Sequence stratigraphy attempts to subdivide the rock record into genetically related – unconformity-bounded – rock units or sequences (Emery & Myers, 1996; Jones, 1996; Holland, in Briggs & Crowther, 2001; Sharland et al., 2001; Coe, 2003; Catuneanu, 2006; Jones, 2006; Simmons et al., 2007; Catuneanu et al., 2009; Miall, 2010). The methodology lends itself well to the interpretation of seismic data, on which unconformities are readily identifiable on the basis of – real or apparent – reflector terminations (erosional truncation below, and transgressive onlap and associated landward facies shift, above, on basin margins). The unconformities are generated by base-level fall, in turn driven by glaciation or glacio-eustasy, and/or by structuration or tectonism. Global coastal onlap and ?glacio-eustatic sea-level charts have been constructed for the Carboniferous–Recent. Sea-level curves have also been constructed for the Cambrian, Ordovician, Silurian and Devonian.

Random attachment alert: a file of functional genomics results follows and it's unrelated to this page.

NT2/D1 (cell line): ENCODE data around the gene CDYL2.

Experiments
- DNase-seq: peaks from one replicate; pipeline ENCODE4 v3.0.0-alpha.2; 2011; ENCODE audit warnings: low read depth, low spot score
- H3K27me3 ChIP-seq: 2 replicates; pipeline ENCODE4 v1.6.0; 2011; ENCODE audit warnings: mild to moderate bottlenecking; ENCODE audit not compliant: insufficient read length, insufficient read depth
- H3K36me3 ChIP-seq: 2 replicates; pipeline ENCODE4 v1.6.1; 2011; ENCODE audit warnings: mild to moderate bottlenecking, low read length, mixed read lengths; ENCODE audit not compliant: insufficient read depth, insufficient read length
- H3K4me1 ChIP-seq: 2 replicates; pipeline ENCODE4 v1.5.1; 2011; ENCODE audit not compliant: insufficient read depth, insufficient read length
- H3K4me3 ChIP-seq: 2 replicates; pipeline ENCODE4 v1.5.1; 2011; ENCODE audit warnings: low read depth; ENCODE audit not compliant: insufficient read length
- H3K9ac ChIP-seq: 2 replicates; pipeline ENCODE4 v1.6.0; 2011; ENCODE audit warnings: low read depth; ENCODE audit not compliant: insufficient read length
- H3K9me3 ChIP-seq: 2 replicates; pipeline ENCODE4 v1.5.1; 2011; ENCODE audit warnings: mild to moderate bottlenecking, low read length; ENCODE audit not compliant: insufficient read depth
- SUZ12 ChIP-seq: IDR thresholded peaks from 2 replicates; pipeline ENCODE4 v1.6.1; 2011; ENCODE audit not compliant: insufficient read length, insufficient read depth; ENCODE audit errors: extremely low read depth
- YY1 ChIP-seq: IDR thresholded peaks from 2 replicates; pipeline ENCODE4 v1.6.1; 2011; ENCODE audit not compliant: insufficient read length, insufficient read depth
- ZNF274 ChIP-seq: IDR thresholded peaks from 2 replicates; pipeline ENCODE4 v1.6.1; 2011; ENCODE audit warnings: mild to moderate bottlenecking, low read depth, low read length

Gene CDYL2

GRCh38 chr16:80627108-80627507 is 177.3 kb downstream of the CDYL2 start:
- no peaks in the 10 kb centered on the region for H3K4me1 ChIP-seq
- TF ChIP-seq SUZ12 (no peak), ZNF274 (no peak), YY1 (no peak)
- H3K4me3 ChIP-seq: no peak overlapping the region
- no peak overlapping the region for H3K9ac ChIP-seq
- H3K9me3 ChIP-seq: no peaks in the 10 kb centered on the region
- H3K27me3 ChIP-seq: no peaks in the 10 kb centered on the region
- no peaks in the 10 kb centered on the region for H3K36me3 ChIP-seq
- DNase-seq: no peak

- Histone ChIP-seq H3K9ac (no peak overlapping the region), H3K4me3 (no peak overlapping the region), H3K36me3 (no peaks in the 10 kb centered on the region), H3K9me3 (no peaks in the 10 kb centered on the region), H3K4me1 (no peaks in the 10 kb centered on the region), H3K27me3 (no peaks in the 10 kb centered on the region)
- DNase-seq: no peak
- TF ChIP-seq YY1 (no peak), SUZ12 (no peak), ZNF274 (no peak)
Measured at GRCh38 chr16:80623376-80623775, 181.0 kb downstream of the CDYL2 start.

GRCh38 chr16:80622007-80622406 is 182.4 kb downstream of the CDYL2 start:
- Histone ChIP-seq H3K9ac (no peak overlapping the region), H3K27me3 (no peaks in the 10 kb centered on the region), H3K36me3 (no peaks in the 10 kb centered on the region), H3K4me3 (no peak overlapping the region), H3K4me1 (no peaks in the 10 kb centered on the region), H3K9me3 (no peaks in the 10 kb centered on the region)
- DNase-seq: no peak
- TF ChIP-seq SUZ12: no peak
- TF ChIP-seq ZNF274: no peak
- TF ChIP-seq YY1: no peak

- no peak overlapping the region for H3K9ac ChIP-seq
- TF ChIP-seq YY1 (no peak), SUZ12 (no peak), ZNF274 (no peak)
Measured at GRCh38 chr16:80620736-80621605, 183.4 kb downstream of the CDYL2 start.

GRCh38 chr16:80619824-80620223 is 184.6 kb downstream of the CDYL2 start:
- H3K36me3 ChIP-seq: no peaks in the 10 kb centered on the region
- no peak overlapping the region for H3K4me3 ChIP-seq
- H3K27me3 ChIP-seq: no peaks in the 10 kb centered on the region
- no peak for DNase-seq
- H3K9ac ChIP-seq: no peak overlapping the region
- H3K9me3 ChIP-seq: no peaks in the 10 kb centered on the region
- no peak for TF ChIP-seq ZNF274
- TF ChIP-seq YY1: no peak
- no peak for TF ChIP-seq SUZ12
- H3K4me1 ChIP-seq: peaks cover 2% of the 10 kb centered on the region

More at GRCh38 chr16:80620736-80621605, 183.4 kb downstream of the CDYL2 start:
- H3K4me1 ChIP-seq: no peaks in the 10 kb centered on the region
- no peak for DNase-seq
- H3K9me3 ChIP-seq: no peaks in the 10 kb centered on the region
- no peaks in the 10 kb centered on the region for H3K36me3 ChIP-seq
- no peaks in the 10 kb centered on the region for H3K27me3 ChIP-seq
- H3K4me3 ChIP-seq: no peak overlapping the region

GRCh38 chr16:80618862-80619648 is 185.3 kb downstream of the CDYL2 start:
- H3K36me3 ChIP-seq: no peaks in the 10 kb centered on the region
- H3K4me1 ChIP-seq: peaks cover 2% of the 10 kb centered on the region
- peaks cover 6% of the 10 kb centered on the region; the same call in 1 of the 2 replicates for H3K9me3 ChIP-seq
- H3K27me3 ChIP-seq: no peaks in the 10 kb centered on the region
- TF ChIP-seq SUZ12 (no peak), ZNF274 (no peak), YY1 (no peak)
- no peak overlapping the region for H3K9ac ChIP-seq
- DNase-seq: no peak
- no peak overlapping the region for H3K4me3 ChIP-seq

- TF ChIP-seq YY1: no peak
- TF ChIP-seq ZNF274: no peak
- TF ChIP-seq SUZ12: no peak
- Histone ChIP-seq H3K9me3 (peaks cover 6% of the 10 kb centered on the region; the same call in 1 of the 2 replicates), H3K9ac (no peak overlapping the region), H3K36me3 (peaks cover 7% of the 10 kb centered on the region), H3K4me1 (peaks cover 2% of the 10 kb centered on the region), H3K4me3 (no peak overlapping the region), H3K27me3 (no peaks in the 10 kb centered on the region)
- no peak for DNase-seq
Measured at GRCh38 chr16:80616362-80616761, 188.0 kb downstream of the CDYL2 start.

A Vailian sequence is defined as a ‘stratigraphic unit composed of a relatively conformable succession of genetically related strata bounded at its top and base by unconformities or their correlative conformities’ (Vail et al., 1977). As intimated above, Vailian sequence boundaries (SBs) (bounding unconformities) are readily identifiable on seismic stratigraphic criteria (truncation below, and onlap and associated landward facies shift, above, on basin margins; and development of deep-sea fans in basin centres). They are also recognisable on palaeontological, sedimentological and petrophysical criteria (truncation below, and landward facies shift above, on basin margins; development of deep-sea fans in basin centres; and associated lithological indications on wireline logs).